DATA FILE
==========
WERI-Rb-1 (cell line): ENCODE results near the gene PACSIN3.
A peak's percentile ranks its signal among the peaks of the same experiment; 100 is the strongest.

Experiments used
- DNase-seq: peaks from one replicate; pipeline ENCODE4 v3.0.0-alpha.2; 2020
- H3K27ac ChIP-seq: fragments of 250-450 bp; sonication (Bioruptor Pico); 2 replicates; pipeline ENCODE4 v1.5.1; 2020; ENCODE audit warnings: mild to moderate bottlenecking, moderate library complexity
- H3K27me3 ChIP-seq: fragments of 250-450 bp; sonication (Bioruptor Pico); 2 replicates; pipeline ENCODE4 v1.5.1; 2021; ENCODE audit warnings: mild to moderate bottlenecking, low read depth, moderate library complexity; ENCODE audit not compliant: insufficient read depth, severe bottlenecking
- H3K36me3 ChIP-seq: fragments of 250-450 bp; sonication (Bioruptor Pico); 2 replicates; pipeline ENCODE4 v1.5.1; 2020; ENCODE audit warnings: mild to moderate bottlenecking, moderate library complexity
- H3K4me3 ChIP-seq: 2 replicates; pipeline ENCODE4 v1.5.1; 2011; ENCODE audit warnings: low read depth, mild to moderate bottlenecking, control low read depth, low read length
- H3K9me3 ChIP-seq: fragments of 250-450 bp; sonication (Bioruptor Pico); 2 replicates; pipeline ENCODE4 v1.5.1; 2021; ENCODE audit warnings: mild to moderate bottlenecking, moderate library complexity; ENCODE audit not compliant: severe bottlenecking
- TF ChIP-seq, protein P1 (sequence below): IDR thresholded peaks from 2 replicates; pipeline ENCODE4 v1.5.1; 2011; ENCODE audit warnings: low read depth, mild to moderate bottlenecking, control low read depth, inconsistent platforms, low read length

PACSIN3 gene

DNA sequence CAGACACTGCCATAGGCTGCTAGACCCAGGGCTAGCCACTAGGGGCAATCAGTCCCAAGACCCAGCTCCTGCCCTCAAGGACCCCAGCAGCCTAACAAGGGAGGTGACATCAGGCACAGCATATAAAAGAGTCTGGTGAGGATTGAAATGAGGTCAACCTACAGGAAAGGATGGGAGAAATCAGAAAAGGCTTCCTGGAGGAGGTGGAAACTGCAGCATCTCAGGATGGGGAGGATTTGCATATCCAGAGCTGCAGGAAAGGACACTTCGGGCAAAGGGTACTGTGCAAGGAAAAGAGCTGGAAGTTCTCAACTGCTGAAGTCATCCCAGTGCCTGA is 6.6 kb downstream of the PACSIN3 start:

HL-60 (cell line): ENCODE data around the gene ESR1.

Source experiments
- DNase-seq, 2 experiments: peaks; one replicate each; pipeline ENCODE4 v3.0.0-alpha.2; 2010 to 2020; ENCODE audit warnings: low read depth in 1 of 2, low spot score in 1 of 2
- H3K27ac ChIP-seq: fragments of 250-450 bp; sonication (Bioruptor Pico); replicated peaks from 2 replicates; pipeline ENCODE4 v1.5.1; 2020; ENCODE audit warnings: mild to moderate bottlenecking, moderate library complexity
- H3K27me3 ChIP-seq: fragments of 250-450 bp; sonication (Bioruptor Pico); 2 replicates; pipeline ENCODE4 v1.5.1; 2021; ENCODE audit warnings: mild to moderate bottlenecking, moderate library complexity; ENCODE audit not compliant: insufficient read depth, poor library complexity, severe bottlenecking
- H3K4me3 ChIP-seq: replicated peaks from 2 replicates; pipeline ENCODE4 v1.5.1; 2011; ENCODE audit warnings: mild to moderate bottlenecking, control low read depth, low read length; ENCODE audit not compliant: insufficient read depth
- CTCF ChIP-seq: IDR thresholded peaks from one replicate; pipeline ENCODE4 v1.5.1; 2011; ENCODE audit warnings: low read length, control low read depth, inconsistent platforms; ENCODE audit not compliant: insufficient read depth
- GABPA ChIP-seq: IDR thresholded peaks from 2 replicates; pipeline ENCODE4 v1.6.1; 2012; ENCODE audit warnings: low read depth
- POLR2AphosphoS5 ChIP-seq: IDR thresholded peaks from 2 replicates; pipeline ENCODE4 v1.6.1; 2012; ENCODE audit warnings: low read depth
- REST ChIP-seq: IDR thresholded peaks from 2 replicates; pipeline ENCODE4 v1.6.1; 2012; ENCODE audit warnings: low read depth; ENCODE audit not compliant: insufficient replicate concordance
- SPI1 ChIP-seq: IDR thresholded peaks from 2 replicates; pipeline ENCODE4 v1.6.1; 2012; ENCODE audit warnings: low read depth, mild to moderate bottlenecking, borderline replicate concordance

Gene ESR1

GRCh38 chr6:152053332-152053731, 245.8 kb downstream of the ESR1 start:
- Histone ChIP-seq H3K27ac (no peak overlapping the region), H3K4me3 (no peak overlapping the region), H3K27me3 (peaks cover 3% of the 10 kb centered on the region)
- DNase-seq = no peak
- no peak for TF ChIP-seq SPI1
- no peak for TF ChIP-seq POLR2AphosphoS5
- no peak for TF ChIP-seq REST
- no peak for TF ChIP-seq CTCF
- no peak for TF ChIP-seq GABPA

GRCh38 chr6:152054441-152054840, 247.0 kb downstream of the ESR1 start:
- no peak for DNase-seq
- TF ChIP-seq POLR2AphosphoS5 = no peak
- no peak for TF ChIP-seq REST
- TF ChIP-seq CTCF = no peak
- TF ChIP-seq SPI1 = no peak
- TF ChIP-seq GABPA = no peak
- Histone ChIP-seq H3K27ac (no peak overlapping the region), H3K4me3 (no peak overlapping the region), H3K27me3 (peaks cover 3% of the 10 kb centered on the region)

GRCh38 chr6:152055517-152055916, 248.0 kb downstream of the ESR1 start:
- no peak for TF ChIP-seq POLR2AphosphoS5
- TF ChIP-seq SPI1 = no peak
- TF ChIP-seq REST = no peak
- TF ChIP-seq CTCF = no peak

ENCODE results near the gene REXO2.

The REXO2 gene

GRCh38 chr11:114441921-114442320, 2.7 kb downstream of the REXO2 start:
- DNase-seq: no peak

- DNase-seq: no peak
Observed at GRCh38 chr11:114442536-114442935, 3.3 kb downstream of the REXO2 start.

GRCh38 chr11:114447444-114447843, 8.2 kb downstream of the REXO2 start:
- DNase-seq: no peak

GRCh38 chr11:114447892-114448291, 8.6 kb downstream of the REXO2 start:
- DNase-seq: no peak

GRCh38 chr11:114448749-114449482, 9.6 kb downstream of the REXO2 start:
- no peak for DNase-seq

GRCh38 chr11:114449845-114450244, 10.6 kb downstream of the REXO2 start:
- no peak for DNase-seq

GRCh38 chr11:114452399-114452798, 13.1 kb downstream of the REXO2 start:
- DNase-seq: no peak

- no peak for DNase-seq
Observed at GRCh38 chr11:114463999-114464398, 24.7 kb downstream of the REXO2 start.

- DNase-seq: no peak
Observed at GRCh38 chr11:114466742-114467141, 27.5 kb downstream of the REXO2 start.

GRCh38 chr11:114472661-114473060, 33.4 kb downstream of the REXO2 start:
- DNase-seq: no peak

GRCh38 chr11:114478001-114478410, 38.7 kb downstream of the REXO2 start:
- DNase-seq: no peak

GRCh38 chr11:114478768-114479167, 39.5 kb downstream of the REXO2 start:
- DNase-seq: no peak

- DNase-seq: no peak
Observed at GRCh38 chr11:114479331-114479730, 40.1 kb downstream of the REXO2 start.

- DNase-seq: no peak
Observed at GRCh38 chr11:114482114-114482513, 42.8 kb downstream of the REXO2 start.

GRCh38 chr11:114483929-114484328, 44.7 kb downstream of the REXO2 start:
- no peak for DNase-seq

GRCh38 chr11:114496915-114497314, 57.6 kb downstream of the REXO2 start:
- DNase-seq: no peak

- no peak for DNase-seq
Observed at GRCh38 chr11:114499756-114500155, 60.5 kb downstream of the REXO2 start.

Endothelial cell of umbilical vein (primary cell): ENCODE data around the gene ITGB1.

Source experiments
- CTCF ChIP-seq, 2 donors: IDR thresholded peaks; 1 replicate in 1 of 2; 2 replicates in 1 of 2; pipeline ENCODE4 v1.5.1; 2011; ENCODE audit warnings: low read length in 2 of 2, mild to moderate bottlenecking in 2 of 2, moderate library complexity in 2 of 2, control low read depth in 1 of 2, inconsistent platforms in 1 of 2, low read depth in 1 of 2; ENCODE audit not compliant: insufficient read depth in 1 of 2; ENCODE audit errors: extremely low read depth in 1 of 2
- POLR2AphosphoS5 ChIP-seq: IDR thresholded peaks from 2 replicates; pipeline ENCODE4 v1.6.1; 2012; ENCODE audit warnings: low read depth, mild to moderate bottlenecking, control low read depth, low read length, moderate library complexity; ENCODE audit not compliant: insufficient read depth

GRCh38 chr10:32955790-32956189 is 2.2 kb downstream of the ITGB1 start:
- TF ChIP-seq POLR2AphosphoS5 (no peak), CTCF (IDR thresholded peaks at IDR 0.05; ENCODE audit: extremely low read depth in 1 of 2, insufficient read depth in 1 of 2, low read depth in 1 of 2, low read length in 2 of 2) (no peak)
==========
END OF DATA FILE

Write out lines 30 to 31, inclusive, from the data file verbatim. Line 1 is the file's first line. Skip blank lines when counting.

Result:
- no peak for TF ChIP-seq REST
- no peak for TF ChIP-seq CTCF